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Report Shows Public Lands Contributing to Greenhouse Gas Emissions

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Greg Stotelmyer
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A new accounting of greenhouse gas emissions shows more than 20 percent of emissions in the United States are the result of oil, gas and coal extracted from federal lands.

The report from The Wilderness Society and Center for American Progress calls for a full inventory of those sources, and strategies to reduce emissions.

Joshua Mantell, government relations representative at The Wilderness Society, says the federal government has made great strides through efficiency programs.

"But I don't think we've really looked at the actual beginning sources," he says. "These are resources that are being pulled out of the ground, especially on federal lands, which are owned by all Americans."

President Obama issued an executive order late last week calling for a 25 percent cut in the federal government's carbon pollution output by 2025, but didn't include the federal land connection featured in the report.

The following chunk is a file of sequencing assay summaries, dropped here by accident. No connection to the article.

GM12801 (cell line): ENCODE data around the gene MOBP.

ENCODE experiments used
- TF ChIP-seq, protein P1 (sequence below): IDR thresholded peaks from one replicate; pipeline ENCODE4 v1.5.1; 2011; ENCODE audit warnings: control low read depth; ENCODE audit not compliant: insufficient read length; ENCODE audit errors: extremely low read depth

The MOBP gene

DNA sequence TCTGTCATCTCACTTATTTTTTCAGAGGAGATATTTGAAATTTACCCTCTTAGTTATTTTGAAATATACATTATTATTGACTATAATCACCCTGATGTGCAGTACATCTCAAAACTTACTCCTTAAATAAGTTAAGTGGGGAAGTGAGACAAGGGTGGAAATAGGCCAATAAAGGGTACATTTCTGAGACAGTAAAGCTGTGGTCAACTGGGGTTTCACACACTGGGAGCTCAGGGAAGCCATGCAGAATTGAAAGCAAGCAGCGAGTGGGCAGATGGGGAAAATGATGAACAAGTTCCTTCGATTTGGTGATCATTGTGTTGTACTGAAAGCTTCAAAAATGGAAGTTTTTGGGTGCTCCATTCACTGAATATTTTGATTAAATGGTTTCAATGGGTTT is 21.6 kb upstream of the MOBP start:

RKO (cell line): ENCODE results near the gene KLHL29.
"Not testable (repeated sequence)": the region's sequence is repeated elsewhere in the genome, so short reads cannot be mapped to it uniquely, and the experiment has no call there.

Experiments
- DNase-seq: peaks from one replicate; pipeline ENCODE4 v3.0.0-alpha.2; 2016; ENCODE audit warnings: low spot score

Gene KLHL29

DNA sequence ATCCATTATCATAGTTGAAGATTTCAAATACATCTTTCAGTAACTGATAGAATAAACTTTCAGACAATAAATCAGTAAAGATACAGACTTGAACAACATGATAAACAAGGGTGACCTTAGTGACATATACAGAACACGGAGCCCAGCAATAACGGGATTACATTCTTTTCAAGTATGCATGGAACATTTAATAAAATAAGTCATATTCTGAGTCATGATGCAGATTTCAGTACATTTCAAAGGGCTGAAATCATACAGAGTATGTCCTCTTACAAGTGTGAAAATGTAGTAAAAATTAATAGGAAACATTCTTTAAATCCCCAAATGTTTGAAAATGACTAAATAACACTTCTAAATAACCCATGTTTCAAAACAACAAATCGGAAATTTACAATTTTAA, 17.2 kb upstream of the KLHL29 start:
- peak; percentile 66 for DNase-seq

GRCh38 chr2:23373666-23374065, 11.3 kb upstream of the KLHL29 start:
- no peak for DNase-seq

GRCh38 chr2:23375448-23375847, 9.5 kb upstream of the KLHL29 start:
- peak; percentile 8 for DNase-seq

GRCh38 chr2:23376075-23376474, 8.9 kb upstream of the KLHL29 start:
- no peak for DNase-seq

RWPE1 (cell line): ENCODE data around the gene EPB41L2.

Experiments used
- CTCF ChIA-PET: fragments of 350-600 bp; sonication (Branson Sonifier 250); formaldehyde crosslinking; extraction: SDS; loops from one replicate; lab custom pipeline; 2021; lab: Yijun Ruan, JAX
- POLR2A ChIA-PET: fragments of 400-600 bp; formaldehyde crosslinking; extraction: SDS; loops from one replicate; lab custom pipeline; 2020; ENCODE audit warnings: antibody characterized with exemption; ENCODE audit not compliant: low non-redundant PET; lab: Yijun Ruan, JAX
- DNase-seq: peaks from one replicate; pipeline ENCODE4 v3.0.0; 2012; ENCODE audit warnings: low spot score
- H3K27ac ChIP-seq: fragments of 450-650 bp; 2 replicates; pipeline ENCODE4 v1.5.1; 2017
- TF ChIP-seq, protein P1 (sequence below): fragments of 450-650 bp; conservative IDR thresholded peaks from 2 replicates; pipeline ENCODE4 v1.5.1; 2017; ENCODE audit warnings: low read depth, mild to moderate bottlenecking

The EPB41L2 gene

The study also provides estimates for emissions that come from gas venting and "flaring" on federal land and water areas, with methane from those practices rising by a rate of more than 50 percent since 2008.

Claire Moser, research and advocacy associate with the Public Lands Project at the Center for American Progress, says a full accounting is needed to be effective.

"These emissions are not currently counted, and they should be," she says. "Any comprehensive strategy to address climate change in this country should account for these emissions and present a strategy to reduce them as well."

The report singles out coal from public lands as the largest source of greenhouse gas emissions. Most coal mining in Kentucky occurs on privately-held land, but is subject to state and federal environmental law.

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